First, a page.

The near-synonym for Indian wines, Sula Vineyards, India’s largest winery, has been quietly shifting gears. It has consolidated its place as a market leader which has allowed them to focus on fine-tuning their engines and developing a new image. It shows in the confident renewed personality of their reserve wines, and new labels that are quickly gathering space on the shelves. In a conversation with Gregoire Verdin, Brand Ambassador, Karan Vasani, Chief Winemaker, and Rajeev Samant, the big CEO, Sommelier Gagan SHARMA learns about how Sula is making a subtle transition.


Sula has always carried a new world image with more youthful, vivacious wines, much like Rajeev’s personality. For many, this wine with brilliantly smiling sun on its label is their first introduction to the drink in the country. It’s their iconic classic range that does the magic, and strives, successfully so, to deliver aromatic and fruity wines, some sporadically having a tinge of sweetness. Deriving from this success, over the past few years, Sula has now moved its focus towards adding new avatars of what they’ve already have mastered. Gregoire and Karan concur that the winemaking team has been pushed to leave no stone unturned in cashing the opportunity to experiment earnestly. And they’ve happily put on their mad scientist hats and gone hunting for more styles and expressions.

On my last trip to the winery in March, Karan did whisper toying with techniques like Carbonic Maceration, commonly used in Beaujolais and Rhone Valley reds, Appassimento from Veneto, and moving some of the bubblies to Charmat or tank-fermentation. This free-spirited experimentation has brought many new exciting labels to life. Country’s first semi-sweet Sparkling Shiraz, is hard to put down, Sula’s first oak-aged reserve white, Dindori Chardonnay, is a matured quaffer, and ‘The Source’ label wines that’re classy, suave, and intellectual.


The Source has been the newest range to join Sula’s family. The name comes from their namesake heritage winery resort, also country’s first, with a Tuscan twist. Their Grenache Rose, also India’s first, and the Sauvignon Blanc are the alter-egos of the classic range’s renditions. Its labels are a departure from the traditional eye-catching Sula visual identity and are best described as subtle and ‘old-school’.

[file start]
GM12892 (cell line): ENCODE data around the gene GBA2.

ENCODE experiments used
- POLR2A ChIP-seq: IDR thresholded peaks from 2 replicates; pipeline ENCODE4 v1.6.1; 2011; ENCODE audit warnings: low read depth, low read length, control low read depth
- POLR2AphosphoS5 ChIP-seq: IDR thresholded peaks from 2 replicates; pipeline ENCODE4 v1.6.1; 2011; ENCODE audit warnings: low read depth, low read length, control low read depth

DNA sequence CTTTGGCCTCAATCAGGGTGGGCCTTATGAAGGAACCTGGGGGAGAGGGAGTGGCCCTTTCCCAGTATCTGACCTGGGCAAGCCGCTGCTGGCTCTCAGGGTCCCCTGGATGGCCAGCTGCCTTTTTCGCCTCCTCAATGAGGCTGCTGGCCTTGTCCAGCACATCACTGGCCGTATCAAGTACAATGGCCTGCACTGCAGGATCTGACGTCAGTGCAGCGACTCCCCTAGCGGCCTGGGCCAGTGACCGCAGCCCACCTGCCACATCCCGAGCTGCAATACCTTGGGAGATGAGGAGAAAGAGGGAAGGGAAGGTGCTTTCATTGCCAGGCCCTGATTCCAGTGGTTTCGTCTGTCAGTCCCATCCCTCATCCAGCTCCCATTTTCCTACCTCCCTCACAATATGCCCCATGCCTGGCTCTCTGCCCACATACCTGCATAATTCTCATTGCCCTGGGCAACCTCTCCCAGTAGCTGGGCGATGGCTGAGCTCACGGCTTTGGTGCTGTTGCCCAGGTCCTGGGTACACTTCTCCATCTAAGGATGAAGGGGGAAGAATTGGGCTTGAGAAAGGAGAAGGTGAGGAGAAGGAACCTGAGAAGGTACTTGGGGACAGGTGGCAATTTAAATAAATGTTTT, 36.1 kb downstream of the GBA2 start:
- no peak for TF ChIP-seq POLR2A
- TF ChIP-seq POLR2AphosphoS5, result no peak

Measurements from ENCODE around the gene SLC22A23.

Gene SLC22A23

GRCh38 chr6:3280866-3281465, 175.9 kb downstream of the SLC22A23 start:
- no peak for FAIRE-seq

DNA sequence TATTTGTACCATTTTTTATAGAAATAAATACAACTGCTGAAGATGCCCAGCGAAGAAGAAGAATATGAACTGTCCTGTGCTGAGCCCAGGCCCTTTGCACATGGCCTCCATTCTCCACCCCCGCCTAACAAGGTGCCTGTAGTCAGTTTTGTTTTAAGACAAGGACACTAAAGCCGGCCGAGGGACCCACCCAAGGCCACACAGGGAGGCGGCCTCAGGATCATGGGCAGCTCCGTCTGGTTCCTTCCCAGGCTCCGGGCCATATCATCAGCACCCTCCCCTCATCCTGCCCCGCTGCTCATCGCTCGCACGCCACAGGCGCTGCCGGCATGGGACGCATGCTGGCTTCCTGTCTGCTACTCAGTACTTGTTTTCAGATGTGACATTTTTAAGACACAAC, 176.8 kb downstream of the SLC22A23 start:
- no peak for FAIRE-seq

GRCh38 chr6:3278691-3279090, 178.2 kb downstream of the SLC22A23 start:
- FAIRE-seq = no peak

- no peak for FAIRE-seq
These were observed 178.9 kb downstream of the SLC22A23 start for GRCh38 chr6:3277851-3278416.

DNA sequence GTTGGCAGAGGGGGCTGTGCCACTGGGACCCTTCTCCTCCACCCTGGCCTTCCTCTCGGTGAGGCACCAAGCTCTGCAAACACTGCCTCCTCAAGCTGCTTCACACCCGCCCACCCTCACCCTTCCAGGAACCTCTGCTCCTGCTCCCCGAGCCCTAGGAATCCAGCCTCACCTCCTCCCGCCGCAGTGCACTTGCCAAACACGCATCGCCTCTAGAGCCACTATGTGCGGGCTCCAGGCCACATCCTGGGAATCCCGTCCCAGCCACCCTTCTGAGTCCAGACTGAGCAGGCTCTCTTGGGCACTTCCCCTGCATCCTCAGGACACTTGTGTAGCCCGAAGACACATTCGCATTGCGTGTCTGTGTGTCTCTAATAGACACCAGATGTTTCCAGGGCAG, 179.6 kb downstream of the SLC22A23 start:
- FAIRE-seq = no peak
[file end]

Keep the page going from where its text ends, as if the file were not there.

Karan shares that The Source was always to be an out-of-the-box, more serious expression, with Rajeev confirming that. “It’ll remain a separate entity, just as it is right now. There’s no current need to add another wine under Sula’s umbrella”, he says. Gregoire humbly designates it as Sula’s ode its craftsmen. Wines carry a French style and spirit with the Grenache Rose being utterly dry, vibrant, made in a fruit-forward Provence style. Sauvignon Blanc is expressive, astute, austere, and has some influence of oak to further add to the personality. Rajeev adds “our Sauvignon Blanc style has changed. It use to be grassy, people thought that’s the style. Now, it’s moved to a reductive style, with more tropical flavours that’s made it more consumer friendly and enjoyable”.

Gregoire Verdin, Karan Vasani, Gagan Sharma at Sula Vineyards

These two wines have also pleasantly surprised winery’s critics, who often complained that Sula isn’t doing enough to reinvent itself and that its wines are sweet, and not serious. The Source is a classy alter-ego, I say!! Placing it in the INR1000+ price-point, considered premium in most markets, is also a statement. Yet, I’d call it ‘an affordable premium’ as the quality does justify the price tag. And to complete the brigade, soon there’ll be a red joining in!! A character-driven gentle Cabernet Sauvignon with a touch of oak.